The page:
Saturday, December 05, 2015

Quantum entanglement does not work like that

Whenever the topic of quantum entanglement -- which Einstein decried as "spooky action at a distance" -- comes up in online conversation, somebody will always ask whether this phenomenon can be used for instantaneous communication. And this is a very reasonable question because although the answer is definitively No, it's far from intuitively obvious why this is so, not least because it depends on details of quantum behavior usually omitted from non-technical explanations -- details that are critical to understanding the phenomenon.

I originally wrote the explanation below in response to a post on Gizmodo. Several people said it was helpful, so I decided to preserve it online for when the question inevitably comes up again.

The Very, Very Short Version

Entanglement allows you to infer what result somebody else's experiment will get; but it doesn't allow you to influence what result they will get.

The long version:

First, entangle your electrons

Suppose you “entangle” two electrons (there are lots of ways to do this; we'll take it as given). What this means is that they are paired in such a way that certain of their properties are reflections of each other. (In technical language we would say they have a "shared state".) In particular, we are interested in the so-called "spin". So you send me one electron and keep the other. Now you measure yours to see if it's spin is pointed up or down; if you find yours is up, you’ll know that if I do the same experiment, mine is pointed down; and vice versa. (The entangled electrons are always opposite, like two sides of a coin). 

Importantly, you won’t know whether you’ll get up or down until you do the experiment -- it’s a coin toss. The only way to tell which is the Up electron and which is the Down, by definition, is to do the measurement. 

Anyway: so far, so normal. Up to this point, it's really no more surprising than if you had split a coin down the middle and sent one half to me. It's no surprise that if you kept the heads side, I got the tails side.

But note the really important part here: I can't use this to send you a signal. The typical misunderstanding at this point is to think that since the electrons are always opposite, if I somehow force my electron into the Up position before measuring, yours will instantaneously be in the Down position, and from there with enough entangled electrons I can easily construct a binary code. And the simple fact is, entanglement does not work like that. Although the electrons are opposite to begin with, anything I do to change the state of my electron does not change the state of yours; instead it just breaks the entanglement. I can no more flip your electron by flipping mine than I can turn your half of the coin from heads to tails.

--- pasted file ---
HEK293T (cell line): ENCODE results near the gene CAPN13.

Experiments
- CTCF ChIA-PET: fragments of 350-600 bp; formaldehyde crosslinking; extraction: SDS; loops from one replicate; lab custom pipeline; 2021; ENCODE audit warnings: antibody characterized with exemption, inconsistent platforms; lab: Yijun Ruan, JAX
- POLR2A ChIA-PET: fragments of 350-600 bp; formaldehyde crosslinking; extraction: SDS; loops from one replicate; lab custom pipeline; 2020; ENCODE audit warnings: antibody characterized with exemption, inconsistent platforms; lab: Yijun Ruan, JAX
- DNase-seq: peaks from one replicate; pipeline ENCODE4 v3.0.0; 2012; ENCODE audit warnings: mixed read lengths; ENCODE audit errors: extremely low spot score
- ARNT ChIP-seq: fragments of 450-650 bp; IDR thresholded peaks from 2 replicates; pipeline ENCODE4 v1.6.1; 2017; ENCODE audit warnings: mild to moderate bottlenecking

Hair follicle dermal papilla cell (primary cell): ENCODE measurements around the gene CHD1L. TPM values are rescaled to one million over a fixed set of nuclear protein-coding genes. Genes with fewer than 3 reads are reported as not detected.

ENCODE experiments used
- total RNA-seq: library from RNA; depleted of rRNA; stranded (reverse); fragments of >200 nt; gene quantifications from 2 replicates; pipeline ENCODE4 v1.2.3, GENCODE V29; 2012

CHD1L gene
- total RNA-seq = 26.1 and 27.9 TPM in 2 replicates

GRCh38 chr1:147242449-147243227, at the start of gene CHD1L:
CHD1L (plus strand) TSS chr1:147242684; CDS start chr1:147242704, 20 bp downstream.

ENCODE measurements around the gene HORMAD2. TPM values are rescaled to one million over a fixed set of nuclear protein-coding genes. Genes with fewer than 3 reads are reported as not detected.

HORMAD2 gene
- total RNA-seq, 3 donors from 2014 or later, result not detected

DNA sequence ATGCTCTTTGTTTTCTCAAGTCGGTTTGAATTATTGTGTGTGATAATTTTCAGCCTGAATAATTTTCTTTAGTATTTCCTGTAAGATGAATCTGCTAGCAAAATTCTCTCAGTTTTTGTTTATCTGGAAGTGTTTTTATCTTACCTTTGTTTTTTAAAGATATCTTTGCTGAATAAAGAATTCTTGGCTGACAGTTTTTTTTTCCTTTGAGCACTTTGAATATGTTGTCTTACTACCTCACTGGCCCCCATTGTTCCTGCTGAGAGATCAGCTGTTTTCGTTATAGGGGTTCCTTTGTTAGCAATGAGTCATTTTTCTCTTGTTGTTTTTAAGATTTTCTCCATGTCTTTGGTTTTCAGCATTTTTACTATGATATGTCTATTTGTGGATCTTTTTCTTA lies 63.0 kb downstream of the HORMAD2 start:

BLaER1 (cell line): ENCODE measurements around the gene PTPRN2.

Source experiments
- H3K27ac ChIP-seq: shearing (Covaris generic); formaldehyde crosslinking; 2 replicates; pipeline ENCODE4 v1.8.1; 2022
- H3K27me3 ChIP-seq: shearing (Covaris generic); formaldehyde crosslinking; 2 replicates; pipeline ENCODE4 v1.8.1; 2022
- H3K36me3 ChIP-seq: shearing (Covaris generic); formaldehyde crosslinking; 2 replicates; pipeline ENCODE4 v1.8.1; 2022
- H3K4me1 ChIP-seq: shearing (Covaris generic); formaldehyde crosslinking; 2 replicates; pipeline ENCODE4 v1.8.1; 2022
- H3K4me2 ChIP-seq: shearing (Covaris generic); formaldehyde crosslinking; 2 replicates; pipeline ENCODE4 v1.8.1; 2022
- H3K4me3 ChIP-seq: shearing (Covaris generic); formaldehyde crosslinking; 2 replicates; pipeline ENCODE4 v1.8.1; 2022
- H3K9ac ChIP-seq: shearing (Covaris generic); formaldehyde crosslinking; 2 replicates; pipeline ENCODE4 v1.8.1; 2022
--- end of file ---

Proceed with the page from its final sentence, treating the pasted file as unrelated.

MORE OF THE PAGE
Let's get spooky

But now it gets quantum. Unlike a coin, there are lots of ways you can measure spin: in fact you can choose any axis you want to measure it along. You don’t have to measure whether your electron is pointing up or down like this: |. You could measure whether it is pointing left or right, like this --. Or along any in-between axis, like / or \. 

Now here's the critical part: electron spin is quantized. This means that whatever axis you measure spin on, the answer will always be precisely "+1" or "-1" units of spin (using the units that physicists typically choose), regardless of what state you thought the electron was previously in; in other words, either clockwise or counterclockwise. Yes, even if you think your equipment only generates up and down electrons, if you choose to measure it on the left-right axis, its spin will definitely be measured as either one unit of left or right spin. Oh, and of course if I measure mine on the same axis, it is pointing the other way. Or you could measure it on any orientation in between, and if I measure it on the same orientation, I get the opposite.

There is no analogy in the macroscopic world for this behavior that I can think of. If you had, say, a spinning basketball and you measured it's spin as "+1" in the up/down axis, it's spin on the left/right axis would be 0, and its spin in the / or \ directions would be somewhere between 0 and 1. This is a crucial difference between the quantum world and the familiar classical world.

One of the things this tells us is that, unlike basketballs and other classical objects, electrons don't have a definite spin until you measure it (and even then, that spin is only good until you measure it again on a different axis).

It gets worse (or maybe better)

Now, we’re not done. Up to now we've always measured our electrons on the same axis. It gets even spookier if you and I choose to measure our electrons along different orientations. 

Suppose you measure on the | axis and, say, get Up; but I choose to measure on the -- axis. Now two things I said above seem to be in conflict: 
  • entangled spins are always opposite, so mine must be Down; but 
  • if I measure left/right I must get precisely left or right. 
So what happens? Well, in fact I get left or right, and with an equal chance of each. It’s as if my electron was pointing Down after your experiment, and randomly chose which of left or right to flip to when I measured it.

Notice, by the way, that when I do my measurement, nothing now happens to your electron. If you were to subsequently measure your electron on the -- axis, your result would be completely random. The moment you measured your electron the first time, the entanglement was over. So no amount of cleverness with repeated measurements will let me send a signal either.